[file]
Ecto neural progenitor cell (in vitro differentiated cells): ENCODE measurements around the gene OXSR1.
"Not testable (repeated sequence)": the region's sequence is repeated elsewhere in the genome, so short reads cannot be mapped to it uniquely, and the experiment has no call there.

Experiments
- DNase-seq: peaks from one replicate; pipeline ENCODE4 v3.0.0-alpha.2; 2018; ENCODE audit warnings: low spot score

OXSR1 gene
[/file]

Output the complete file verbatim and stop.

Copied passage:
Ecto neural progenitor cell (in vitro differentiated cells): ENCODE measurements around the gene OXSR1.
"Not testable (repeated sequence)": the region's sequence is repeated elsewhere in the genome, so short reads cannot be mapped to it uniquely, and the experiment has no call there.

Experiments
- DNase-seq: peaks from one replicate; pipeline ENCODE4 v3.0.0-alpha.2; 2018; ENCODE audit warnings: low spot score

OXSR1 gene